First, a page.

However we do see that we can begin to see there is a time lag between things that are in relationship. A person may eat a tainted food and several hours later become ill. There was a time lag. So our assignment for our practice this time is to see relationships between things that move slower or faster than man usually sees.
If some things move at a very high velocity, one doesn't see it at all. A bullet, for instance, one doesn't see. One can only see the effects of it, but there is still a relationship between the man who aimed the gun, and the deer who fell many feet away. Even though we did not see the bullet between, we comprehend that such is the case because of our experience with guns and missiles of various kinds.
Now we are going to use the same methods of seeing various interpersonal relationships which break into dissensions, and various things as not related on the immediate stimuli, because obviously, sometimes the immediate stimuli is not there; but it is due to a more remote stimuli, one of which moved at a higher velocity or slower velocity than which the visual apparatus usually can observe. For instance, you may be in a restaurant and you may observe a man come in and sit. And somebody greets him and lays a menu in front of him; and pretty soon he's giving the waitress a hard way to go. You cannot see any relationship between what the waitress is doing and the man's anger; but if you will observe that individual a little more, you may see that there is a more remote stimuli. Maybe he had a run-in with someone down the street two hours ago and he is still seething. So anyone who gets in front of him is going to hear his wrath. Now, what we particularly want to observe in this is the delay between the stimuli and the reaction in self. This is to give us more comprehension of others. We possibly cannot observe all the others - maybe a few who are in fairly close relationship - but certainly you can observe "self" on delayed stimuli or on anticipated stimuli. One may be expecting some unpleasant events to arise and one gets worked up inside as though it has already happened.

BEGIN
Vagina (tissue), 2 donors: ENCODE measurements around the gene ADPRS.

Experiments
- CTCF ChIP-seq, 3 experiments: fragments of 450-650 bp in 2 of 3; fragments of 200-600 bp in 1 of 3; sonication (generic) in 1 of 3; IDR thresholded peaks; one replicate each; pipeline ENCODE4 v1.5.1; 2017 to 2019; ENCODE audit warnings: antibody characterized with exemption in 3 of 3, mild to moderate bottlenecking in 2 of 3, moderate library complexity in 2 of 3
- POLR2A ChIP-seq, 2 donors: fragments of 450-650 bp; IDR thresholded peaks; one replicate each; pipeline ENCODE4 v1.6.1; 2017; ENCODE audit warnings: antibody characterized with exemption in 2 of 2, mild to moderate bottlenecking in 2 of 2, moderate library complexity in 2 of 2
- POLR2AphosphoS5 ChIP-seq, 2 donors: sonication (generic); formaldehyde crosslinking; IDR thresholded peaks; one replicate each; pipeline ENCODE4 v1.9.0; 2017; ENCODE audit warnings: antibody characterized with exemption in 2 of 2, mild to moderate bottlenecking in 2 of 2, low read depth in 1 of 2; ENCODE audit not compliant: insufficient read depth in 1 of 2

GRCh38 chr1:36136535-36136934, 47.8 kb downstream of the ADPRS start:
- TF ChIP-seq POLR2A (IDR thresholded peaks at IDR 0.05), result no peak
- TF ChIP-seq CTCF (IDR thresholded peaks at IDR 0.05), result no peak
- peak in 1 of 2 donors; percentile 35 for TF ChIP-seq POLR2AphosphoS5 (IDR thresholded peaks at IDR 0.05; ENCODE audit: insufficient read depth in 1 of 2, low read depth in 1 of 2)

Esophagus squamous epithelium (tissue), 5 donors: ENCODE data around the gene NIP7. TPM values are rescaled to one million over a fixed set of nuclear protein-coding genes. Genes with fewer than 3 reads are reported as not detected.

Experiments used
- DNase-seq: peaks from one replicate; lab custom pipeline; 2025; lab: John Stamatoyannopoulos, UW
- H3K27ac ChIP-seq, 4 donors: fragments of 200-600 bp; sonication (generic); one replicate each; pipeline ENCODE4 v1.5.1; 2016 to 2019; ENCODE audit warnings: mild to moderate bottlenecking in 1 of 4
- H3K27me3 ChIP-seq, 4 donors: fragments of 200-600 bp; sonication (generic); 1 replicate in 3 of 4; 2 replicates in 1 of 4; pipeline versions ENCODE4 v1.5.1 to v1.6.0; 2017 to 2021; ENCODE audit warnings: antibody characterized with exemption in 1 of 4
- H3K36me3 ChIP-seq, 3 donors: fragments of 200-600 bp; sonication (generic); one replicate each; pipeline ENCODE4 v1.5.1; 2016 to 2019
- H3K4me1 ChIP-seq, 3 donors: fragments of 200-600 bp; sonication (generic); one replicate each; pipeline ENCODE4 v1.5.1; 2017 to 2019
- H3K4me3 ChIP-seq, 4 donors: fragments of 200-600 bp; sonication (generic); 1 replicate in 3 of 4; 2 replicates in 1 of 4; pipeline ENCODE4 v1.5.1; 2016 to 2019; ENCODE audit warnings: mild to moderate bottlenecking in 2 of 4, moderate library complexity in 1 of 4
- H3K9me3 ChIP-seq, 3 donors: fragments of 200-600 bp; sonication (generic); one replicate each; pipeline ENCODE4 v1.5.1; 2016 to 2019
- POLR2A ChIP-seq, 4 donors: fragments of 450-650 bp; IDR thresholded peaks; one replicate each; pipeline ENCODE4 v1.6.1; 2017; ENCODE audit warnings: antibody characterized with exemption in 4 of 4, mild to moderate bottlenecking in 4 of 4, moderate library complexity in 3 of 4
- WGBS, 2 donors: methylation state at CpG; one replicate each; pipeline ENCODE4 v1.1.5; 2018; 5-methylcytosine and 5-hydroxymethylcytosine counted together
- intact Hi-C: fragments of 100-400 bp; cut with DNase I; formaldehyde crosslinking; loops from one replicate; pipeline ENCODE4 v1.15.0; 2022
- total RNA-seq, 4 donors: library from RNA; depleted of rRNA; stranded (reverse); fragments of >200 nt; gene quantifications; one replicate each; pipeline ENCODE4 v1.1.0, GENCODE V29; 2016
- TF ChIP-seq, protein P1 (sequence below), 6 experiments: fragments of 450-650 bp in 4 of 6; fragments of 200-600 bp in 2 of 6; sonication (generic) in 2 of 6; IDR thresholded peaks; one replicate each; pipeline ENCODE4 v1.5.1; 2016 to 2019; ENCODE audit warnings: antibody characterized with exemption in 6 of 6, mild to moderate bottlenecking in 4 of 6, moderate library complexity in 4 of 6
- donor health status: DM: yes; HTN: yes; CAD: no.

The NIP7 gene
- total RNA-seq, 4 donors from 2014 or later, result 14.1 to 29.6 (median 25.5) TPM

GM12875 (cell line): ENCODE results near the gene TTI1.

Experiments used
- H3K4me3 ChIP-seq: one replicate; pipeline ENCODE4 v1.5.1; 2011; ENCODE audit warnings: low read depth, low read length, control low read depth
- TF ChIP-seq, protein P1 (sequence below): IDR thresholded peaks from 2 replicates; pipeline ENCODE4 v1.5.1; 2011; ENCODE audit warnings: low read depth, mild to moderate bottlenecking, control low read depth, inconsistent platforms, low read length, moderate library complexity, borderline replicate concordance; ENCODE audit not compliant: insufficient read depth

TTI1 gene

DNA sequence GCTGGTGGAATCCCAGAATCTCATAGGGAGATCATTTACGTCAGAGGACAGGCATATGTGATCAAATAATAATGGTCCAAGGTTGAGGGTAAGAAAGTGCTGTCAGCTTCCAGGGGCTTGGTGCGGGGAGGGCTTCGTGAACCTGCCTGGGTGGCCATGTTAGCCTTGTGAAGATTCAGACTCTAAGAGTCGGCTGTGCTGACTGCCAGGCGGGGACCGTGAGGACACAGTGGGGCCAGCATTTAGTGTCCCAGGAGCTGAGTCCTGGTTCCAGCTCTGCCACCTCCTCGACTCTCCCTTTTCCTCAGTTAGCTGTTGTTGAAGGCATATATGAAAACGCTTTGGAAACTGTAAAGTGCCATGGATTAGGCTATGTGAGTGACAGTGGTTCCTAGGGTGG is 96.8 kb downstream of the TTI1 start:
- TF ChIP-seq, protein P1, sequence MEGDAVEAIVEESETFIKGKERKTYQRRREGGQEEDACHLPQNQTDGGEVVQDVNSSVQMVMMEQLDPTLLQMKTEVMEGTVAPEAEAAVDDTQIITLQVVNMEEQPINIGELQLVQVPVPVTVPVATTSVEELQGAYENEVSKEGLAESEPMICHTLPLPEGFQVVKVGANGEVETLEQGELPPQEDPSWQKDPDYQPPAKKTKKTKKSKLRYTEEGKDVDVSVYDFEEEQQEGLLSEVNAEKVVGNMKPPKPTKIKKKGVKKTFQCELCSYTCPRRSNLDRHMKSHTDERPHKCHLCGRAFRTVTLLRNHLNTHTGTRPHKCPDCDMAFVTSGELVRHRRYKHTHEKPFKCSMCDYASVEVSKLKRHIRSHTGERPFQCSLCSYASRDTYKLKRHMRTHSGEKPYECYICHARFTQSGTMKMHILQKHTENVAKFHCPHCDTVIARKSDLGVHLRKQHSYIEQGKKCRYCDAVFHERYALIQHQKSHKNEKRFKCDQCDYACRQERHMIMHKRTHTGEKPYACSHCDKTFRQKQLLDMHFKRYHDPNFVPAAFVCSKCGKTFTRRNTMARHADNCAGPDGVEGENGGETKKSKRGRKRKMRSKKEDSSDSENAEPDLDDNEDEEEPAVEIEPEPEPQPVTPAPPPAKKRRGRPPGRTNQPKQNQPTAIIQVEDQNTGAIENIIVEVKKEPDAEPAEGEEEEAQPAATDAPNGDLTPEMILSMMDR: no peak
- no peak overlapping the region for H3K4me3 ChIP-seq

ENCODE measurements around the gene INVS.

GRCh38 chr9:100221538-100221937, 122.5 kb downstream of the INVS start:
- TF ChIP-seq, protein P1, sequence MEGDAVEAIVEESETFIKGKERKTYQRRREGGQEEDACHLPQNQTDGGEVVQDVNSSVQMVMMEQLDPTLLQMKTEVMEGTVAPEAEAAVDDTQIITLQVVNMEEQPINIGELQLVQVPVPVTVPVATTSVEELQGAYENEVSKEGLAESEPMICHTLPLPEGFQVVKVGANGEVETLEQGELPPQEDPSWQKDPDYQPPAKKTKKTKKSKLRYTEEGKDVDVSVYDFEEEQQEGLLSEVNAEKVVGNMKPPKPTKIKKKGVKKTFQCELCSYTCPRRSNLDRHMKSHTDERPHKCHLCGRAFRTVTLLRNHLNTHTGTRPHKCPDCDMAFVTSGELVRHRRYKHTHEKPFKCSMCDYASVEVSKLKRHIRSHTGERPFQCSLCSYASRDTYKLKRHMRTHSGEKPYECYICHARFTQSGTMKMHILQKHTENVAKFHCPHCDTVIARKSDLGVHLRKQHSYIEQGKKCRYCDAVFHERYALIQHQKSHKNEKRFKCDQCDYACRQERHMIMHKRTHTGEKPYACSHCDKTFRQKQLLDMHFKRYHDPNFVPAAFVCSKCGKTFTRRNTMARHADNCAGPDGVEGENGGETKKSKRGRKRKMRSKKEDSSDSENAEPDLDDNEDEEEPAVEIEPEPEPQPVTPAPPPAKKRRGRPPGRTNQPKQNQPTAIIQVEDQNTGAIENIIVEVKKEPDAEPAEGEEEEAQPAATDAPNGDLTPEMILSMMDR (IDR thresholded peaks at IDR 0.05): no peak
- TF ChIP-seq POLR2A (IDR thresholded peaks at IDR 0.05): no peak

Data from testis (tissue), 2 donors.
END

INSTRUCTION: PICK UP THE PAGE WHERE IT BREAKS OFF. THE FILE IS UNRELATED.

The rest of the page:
There is a little parable: A man had a flat tire on a lonely country road late at night. He went to change the tire and found that he had left the jack at home in the garage. So he had no jack to change the tire. He looked around and saw a light in a little house about a half mile away. So he thought about it and stomped the ground quite upset, thinking, "whatever made me leave the jack out of the car?" Then he remembered it was because his wife had asked him to get it out to fix her car. So he blamed her for a little bit. Then he started trudging down the road towards the light. As he was going, he began to anticipate something like this: "These farmers won't understand a man coming up here in a suit - they don't trust city slickers. He'll think I'm a city slicker, that I'm wanting his old jack and going to run off with it." By the time he got a few feet further, he anticipated in his 'dream' that the man would want a $10 deposit for the jack, and that he would have to pay it to borrow the jack, and be humiliated that he was thought of as some kind of crook before he could go fix it; and then he would have to take the jack back and get his $10 back and he would be delayed much longer. By the time he got a few more hundred feet, he decided that the farmer would probably want $20 deposit for the jack; and he was pretty much disturbed with himself. You see the man was sound asleep. He had been hit by second force [resistance] and forgotten everything, and maybe he never did know the difference; we don't know that part. But at least, he was touched by second force and by imagination. A little further on his way, he decided that the farmer would want $50 deposit on his jack, and this was just getting him worked up into a lather of temper. Just before he got to the house, all the lights went out. So then he was sure that the man had gone to bed and would be very angry when he got there and asked for the jack. But he went on anyway - the necessity had been increased until he had to go. He got to the door, tapped on the door, and somebody stuck a head out of a window and said: "Yes, what do you want?" And he said, "Oh, you and your blankity-blank jack, take it and go to hell!".